CSIRO’s Australian e-Health Research Centre (AEHRC) has collaborated with the University of Queensland School of Information Technology and Electrical Engineering (ITEE) and Georgia Institute of Technology (USA) to introduce a Digital Health course for ITEE students to learn about the healthcare system and health data standards.
The Digital Health course finished its 3rd year in November 2020 with over 30 students undertaking the course.
During the course the students form into teams to develop a “SMART on FHIR” app that aims to provide a clinical mentor with a prototype app to meet their requirements. SMART on FHIR is a standard used increasingly in healthcare for building apps that work within a variety of Electronic Medical Records to provide clinical decision support and other targeted information. FHIR, or Fast Healthcare Interoperable Resources, is a standard which supports data interoperability between health records and with other clinical data software.
In 2020 the students developed apps for clinical mentors from the University of Queensland Medical School – for use by medical students within the Case Based Learning program. These apps use the FHIR standard – which is also used by many large hospital EHR systems – and services such as CSIRO’s FHIR terminology server, Ontoserver, to capture coded clinical data.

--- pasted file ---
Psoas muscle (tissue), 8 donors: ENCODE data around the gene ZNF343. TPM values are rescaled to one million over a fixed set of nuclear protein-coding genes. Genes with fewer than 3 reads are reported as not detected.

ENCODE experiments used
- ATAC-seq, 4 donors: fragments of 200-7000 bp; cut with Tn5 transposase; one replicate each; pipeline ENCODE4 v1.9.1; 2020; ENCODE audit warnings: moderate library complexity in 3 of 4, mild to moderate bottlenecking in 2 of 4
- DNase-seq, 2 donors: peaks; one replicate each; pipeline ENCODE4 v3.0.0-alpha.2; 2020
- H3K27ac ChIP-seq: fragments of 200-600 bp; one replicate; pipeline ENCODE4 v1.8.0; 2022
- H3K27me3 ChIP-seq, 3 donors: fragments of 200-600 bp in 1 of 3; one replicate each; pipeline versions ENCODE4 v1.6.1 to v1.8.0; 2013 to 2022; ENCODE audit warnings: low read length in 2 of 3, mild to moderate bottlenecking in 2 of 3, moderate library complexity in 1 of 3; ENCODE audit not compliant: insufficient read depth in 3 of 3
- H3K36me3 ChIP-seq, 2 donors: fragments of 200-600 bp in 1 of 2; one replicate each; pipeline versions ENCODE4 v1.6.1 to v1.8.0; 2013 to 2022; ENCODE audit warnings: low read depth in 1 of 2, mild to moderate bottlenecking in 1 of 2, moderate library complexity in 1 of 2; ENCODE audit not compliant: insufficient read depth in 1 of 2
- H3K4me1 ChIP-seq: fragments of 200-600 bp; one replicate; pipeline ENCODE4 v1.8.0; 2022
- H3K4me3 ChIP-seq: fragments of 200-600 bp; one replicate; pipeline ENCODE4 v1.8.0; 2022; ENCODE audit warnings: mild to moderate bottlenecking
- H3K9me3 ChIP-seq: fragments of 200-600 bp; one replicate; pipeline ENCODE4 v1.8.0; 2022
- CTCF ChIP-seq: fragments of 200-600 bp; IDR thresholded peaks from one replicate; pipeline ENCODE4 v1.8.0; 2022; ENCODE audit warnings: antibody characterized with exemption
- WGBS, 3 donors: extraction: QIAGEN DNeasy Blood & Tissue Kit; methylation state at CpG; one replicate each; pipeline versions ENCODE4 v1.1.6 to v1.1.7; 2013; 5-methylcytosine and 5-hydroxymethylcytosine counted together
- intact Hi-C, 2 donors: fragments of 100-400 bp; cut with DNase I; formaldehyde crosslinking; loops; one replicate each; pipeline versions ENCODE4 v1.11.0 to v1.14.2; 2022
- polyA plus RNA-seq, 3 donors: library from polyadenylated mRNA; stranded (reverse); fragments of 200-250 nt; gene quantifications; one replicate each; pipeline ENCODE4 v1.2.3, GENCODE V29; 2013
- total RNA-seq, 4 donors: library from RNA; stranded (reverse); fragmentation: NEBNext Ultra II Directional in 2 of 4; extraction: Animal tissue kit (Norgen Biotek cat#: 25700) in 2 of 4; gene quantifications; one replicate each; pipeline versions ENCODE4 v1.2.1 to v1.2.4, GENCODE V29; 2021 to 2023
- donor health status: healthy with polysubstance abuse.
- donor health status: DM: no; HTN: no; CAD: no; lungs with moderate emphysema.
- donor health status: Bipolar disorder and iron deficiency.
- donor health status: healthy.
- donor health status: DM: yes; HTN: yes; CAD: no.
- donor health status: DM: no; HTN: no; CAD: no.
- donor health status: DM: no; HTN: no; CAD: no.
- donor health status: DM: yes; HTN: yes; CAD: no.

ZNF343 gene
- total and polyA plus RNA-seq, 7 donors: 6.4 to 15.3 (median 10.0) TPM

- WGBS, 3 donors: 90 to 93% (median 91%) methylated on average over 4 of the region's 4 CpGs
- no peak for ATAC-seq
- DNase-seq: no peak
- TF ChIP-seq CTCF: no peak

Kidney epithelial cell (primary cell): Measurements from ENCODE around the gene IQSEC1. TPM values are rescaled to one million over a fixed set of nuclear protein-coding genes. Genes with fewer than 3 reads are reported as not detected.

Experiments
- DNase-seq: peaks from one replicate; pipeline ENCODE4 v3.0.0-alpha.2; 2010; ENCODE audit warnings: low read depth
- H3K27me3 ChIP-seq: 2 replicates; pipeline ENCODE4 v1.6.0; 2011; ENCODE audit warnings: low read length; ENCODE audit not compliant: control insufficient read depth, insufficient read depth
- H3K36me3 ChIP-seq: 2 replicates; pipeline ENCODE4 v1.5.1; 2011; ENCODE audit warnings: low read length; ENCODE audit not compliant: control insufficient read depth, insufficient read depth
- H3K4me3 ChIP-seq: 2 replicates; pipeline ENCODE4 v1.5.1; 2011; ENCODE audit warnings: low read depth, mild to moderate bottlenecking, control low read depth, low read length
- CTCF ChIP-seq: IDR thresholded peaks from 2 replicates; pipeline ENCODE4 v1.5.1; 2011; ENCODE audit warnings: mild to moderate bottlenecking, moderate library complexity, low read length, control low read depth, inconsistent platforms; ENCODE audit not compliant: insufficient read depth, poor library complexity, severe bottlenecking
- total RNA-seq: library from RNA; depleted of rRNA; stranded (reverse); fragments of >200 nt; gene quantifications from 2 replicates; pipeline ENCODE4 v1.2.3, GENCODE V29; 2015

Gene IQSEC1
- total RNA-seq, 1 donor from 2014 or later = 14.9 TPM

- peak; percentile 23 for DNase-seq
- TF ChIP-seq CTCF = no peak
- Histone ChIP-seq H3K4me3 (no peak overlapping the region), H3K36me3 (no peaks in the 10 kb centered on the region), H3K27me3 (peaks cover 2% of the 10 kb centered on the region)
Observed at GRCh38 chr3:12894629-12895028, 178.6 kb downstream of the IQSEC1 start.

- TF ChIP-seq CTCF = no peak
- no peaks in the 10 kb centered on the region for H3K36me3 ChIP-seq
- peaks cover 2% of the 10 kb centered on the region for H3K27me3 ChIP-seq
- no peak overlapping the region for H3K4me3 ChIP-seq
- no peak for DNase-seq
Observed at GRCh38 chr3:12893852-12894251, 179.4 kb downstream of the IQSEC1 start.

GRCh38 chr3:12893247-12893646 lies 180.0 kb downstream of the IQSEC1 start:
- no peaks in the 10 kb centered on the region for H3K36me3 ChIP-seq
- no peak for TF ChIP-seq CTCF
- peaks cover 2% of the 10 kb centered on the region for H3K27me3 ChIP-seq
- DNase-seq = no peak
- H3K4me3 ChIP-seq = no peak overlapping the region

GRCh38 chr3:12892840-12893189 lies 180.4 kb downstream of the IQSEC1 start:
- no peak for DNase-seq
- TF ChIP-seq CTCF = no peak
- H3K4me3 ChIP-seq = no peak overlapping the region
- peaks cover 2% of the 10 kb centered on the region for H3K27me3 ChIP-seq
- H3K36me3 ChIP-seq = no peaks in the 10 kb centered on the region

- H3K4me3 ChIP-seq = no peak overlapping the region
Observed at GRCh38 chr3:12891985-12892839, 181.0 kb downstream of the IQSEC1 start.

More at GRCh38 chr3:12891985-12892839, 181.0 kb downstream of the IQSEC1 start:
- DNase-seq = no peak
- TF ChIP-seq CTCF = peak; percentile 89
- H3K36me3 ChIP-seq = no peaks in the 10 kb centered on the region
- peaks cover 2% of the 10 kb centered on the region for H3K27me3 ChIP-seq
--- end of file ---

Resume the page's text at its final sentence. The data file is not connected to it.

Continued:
To demonstrate the functionality of the apps the students recorded these videos about 2 of the apps they developed.
The first is an app called DIAGNOSYS, which supports medical students in developing and refining differential diagnoses and then reaching a diagnosis based on information in each case of the Case Based Learning program.
The second app is called SMART QUESTIONNAIRE, and aims to collect questionnaires from patients and support clinicians in comparing previous and current questionnaires.
UQ Senior Lecturer Dr Chelsea Dobbins said “Through collaboration with clinical mentors, the course has proven successful in strengthening the development skills of ITEE graduates through exposure to key cutting edge healthcare technologies and industry insight, as well as enhancing the digital literacy of medical student graduates that are tailored to key issues they will encounter once employed within the health system.”
CSIRO and UQ will collaborate again in Semester 2, 2021 to offer the course to a new cohort of students. We will also again work with the University of Queensland Medical School to develop SMART on FHIR apps that support the Case Based Learning program. More details on the course can be found here.